2022 Study Update
- Message from the Executive Committee
- Agricultural Pesticide Use and Thyroid Cancer
- Agricultural Pesticides and Shingles Risk in AHS Private Applicators
- Agricultural Pesticide Use, Kidney Cancer, and Other Kidney Disease
- Early Life Exposures in Agriculture
Message from the Executive Committee
We hope you’ve fared well during the continuing COVID-19 pandemic. We thank you for your continued participation and interest in the Agricultural Health Study (AHS). Your involvement in the study since it began almost 30 years ago has enabled us to learn important information about the health of families living on the farm. We also want to thank the more than 32,000 participants who completed our fourth cohort-wide follow-up survey, which is now closed. Your responses are essential to the success of the study and will contribute to ongoing and future research!
In this annual newsletter, we share some of our recent research findings. If you would like to learn more, please visit https://aghealth.nih.gov/ or call 1-800-4-AGSTUDY (1-800-424-7883).
Agricultural Pesticide Use and Thyroid Cancer
Thyroid cancer rates have been increasing in the United States and other countries, but the reasons for the increases are not clear. Many pesticides are known to disrupt thyroid gland function, but few studies have examined the relationship between exposure to pesticides and the risk of developing thyroid cancer. Thyroid cancer is rare, and women experience higher rates than men. In the AHS, 85 men developed thyroid cancer between enrollment in the mid-1990s and 2015. We compared the rate of thyroid cancer incidence among applicators who used and did not use any of the 50 pesticides we first asked about when the study began. We found that applicators who used the fungicide metalaxyl develop thyroid cancer at a rate two times higher than those who did not. Those who used the organochlorine insecticide lindane were 1.7 times as likely to be diagnosed with thyroid cancer compared to those who did not use it. In contrast, use of the herbicide chlorimuron-ethyl and the insecticide carbaryl were associated with reduced rates of thyroid cancer. Because this is the first study to evaluate thyroid cancer and long-term exposure to most of these pesticides, more research is needed to understand the potential role of these chemicals in the development of thyroid cancer. Because the rates of thyroid cancer in general are very low, the actual difference in the number of cases among those who did or did not use these pesticides was small.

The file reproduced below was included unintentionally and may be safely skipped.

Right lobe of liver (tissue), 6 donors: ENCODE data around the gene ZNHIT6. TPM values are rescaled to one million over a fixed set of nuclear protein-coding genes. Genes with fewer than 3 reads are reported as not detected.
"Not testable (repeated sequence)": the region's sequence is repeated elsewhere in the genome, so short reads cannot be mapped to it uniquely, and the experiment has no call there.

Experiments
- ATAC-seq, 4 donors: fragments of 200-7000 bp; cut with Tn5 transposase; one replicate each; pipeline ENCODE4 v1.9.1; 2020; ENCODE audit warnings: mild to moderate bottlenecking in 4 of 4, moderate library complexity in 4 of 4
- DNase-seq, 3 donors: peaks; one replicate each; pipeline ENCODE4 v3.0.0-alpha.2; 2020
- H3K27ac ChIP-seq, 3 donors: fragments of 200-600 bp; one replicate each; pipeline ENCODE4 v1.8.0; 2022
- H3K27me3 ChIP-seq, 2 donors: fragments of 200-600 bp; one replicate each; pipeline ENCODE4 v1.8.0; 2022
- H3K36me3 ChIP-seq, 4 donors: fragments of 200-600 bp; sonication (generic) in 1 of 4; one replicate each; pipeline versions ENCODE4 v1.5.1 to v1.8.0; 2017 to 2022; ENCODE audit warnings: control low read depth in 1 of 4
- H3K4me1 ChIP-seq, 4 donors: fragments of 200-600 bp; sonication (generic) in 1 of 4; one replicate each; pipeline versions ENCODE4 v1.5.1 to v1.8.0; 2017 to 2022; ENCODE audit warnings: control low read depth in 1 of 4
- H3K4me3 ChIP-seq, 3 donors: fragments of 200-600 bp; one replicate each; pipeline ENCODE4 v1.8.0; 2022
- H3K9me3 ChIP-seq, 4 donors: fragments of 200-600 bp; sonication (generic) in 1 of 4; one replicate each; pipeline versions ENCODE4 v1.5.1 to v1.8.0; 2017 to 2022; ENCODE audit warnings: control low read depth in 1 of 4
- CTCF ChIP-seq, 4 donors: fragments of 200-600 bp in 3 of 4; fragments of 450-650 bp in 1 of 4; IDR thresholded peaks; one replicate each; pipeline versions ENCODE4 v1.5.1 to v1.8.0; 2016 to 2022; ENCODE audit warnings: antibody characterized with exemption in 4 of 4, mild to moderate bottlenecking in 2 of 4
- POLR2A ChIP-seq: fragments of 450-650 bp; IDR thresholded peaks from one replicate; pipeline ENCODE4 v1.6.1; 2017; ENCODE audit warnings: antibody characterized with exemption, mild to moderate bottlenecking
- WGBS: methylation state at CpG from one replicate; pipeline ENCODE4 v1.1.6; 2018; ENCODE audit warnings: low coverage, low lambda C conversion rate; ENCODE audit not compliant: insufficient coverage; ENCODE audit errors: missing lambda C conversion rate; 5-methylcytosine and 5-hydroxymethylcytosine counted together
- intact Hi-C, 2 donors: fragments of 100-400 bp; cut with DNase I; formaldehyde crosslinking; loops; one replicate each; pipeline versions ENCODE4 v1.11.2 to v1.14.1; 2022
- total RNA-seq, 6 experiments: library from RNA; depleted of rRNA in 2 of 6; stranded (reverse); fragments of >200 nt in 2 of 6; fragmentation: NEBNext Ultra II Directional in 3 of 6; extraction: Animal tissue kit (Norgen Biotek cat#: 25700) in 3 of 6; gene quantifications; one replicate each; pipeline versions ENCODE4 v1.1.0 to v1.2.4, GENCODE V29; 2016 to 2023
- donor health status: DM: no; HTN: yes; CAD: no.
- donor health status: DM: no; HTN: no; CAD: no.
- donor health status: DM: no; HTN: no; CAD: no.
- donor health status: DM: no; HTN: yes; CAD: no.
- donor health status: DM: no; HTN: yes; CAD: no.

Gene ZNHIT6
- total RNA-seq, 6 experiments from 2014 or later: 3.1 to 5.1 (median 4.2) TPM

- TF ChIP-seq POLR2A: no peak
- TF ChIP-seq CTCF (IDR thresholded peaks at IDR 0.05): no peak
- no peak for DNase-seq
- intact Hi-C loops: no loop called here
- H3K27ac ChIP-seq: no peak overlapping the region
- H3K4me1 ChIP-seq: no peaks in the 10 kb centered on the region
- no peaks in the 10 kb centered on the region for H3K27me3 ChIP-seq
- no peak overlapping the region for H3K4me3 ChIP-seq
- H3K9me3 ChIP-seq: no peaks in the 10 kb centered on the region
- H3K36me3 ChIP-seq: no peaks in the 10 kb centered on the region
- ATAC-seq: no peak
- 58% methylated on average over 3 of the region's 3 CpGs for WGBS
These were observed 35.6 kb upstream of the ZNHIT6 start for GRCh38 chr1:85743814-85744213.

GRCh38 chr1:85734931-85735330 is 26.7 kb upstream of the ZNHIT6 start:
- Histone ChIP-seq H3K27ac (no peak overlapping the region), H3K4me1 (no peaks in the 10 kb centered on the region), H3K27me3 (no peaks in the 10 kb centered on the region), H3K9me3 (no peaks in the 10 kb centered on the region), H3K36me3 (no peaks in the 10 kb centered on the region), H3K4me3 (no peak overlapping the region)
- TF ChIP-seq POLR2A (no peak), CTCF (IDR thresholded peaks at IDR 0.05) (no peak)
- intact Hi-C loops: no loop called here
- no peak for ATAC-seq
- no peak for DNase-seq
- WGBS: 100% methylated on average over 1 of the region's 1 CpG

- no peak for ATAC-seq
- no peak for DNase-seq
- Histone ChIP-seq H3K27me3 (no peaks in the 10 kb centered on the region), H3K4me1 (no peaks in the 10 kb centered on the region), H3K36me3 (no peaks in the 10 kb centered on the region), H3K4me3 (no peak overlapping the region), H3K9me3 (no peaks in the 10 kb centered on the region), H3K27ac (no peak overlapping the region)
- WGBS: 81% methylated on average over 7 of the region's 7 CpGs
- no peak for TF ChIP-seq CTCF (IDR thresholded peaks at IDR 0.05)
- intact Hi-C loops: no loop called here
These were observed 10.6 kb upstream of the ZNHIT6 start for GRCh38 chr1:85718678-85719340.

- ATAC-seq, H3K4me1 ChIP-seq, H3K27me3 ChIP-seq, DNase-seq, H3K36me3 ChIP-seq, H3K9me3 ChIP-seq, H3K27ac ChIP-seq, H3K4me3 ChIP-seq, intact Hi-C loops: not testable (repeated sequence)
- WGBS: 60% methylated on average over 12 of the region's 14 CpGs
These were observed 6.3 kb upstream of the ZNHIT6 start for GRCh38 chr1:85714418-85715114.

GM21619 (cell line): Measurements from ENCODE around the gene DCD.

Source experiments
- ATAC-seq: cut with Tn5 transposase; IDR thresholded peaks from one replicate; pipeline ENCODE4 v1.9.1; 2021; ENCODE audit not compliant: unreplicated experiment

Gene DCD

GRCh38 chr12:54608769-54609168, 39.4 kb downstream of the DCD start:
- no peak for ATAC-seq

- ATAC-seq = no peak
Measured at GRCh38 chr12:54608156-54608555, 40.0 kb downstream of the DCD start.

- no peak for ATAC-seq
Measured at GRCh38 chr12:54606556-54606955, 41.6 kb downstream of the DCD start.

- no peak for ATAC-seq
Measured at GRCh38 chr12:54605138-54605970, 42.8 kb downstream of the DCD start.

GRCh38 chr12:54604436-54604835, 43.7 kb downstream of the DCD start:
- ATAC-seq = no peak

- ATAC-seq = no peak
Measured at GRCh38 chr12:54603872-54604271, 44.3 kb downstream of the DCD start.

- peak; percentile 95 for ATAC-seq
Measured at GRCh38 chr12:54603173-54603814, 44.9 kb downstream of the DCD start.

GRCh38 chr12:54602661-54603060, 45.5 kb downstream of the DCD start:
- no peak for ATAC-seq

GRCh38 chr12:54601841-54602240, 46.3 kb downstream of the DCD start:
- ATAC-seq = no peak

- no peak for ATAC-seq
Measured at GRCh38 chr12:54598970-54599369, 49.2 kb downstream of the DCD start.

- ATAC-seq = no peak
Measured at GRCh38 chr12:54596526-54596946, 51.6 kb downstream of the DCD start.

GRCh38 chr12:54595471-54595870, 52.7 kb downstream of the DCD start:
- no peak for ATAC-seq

Lerro et al., Environment International, 2021.
Agricultural Pesticides and Shingles Risk in AHS Private Applicators
There is growing evidence that some pesticides can affect immune function. In the AHS we have previously identified pesticides associated with diseases related to immune system, such as rheumatoid arthritis and lymphoid cancers, and we wanted to know whether pesticides might also affect susceptibility to infections. Shingles is a painful condition caused by the loss of immune control and symptomatic reactivation of the varicella zoster virus (the same virus that also causes chickenpox). Risk is greater for immunosuppressed individuals and increases with age. As many as 1 in 3 adults may develop shingles in their lifetime. For unknown reasons, and despite the availability of vaccines for chicken pox and shingles, rates have been increasing in recent decades.